AWP, whatever it thinks of itself, should not be regarded as a bellwether leading this or that flock to this and that meadow, so that now it no longer seems possible to promote a book without dancing to AWP’s schedule and its attendant ordeals. The influence that its image as a marketing tool has given it should not be allowed to harden into the kind of arbiter it presents itself in this instance. Ms. Place’s projects are none of AWP’s business, and she is more than qualified to serve in the position from which she has been so ungraciously removed.
Controversy? O my, what a terrible distraction. How will we ever nurture great literature if we keep getting distracted by troublemakers? Hey, AWP, hey Poetry Foundation, it’s in the nature of great literature to make trouble, plenty of it. And it’s in the nature of the rest of us to bask in the grandeur of it, to eat its body and drink its blood in communion with the troublemakers and the trouble. What you’re upholding is namby-pamby ideas of your work being over-archingly important. Well, it isn’t. (See the sidebar, “Poetry as disturbance, a meditation on conceptual poetry.”)
We live in a culture which, without copping to it, celebrates market over merit. That’s why thousands of good books go unmentioned in our journals, because their presses couldn’t afford to buy the advertising that attracts critical attention. But this secret is too dirty to discuss, so we go on pretending that all the books that deserve to be published are published and all the books that deserve critical attention get critical attention.
It’s in this vein that AWP is operating here. Don’t disturb the peace. Don’t distract the market from its work. Don’t hassle the system. And saying that, AWP might as well say, Don’t write great stories, great poems, because The Man wants to pocket his cut in peace.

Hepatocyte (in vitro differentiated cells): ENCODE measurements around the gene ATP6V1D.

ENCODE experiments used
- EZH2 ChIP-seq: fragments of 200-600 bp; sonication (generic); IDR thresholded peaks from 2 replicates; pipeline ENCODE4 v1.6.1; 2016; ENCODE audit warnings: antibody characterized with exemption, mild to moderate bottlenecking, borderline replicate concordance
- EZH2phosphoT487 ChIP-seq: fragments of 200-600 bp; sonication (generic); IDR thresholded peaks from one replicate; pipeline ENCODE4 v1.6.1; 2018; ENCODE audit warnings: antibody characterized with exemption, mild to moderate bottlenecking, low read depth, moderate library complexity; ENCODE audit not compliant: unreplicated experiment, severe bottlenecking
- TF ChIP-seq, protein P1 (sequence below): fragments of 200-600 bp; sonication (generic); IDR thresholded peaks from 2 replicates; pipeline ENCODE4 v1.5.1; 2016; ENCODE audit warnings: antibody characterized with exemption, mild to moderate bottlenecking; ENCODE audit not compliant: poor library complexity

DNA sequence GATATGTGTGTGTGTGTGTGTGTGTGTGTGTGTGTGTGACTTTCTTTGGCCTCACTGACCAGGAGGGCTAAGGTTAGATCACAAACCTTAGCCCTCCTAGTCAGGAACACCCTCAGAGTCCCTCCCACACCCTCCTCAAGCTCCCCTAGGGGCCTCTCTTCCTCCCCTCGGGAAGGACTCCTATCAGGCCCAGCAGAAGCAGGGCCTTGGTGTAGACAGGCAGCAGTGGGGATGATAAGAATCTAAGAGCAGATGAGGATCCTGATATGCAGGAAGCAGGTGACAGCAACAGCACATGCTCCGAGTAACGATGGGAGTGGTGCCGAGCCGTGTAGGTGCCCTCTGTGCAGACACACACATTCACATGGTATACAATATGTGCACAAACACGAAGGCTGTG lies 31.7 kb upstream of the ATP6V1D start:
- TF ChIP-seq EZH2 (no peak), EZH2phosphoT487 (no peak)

For instance, Poets & Writers started out as a homely, feisty counter-culture newsletter compiled by Galen Williams, but then she left and it was gradually co-opted by the market, with blandness dolled up as news and helpful ways to get published. Stories about the ills of the system were supplanted with stories about how to operate within the system. This is the path AWP is following. Poets & Writers is now the mouthpiece of the contest industry, with all its Randian monetization of literature and its celebration of winners over the rest of us losers.
Members need to boycott AWP. They need to picket AWP. And it will be a measure of where they’re coming from as writers if they let these indignantly anonymous 2,000 get away with policing the culture. If they value AWP more for showing their wares (and meeting the people they need to get ahead) than for its potential to encourage true discourse, they’ll let Vanessa Place fend for herself. It’s a question of whether to game the system or change the system. It’s also a question of how grown up we choose to be. Some of the finest literature ever written is profoundly racist. Once we get a load of T.S. Eliot’s anti-Semitism or Ezra Pound’s, or F. Scott Fitzgerald’s, do we stop celebrating them as writers? No, we own up to the problem.
Margaret Mitchell’s book is not great literature, but it’s enduringly popular, as less-than-great literature often is. Does its popularity mean we should not talk about its racism? Of course not, AWP would say, but not here, we shouldn’t talk about it while we’re trying to—what’s the term?—adjudicate these proposals. Well, AWP, you weren’t talking about it, Vanessa Place was, and you have chosen to punish her for it, so now we have to talk about your biases, too.
Your position sounds not unlike Scarlett’s: Why is this happening to me? What about Tara? Get over yourself, Scarlett, who gives a damn about your Tara when a great project to liberate millions from misery is underway? And it’s still underway, and that’s why Vanessa Place is raising this issue. And here you are, AWP, saying she’s in your way. You need to let some of the air out.
Featured image: No to Censorship! by lumir beliza
Copyright © Djelloul Marbrook, 2015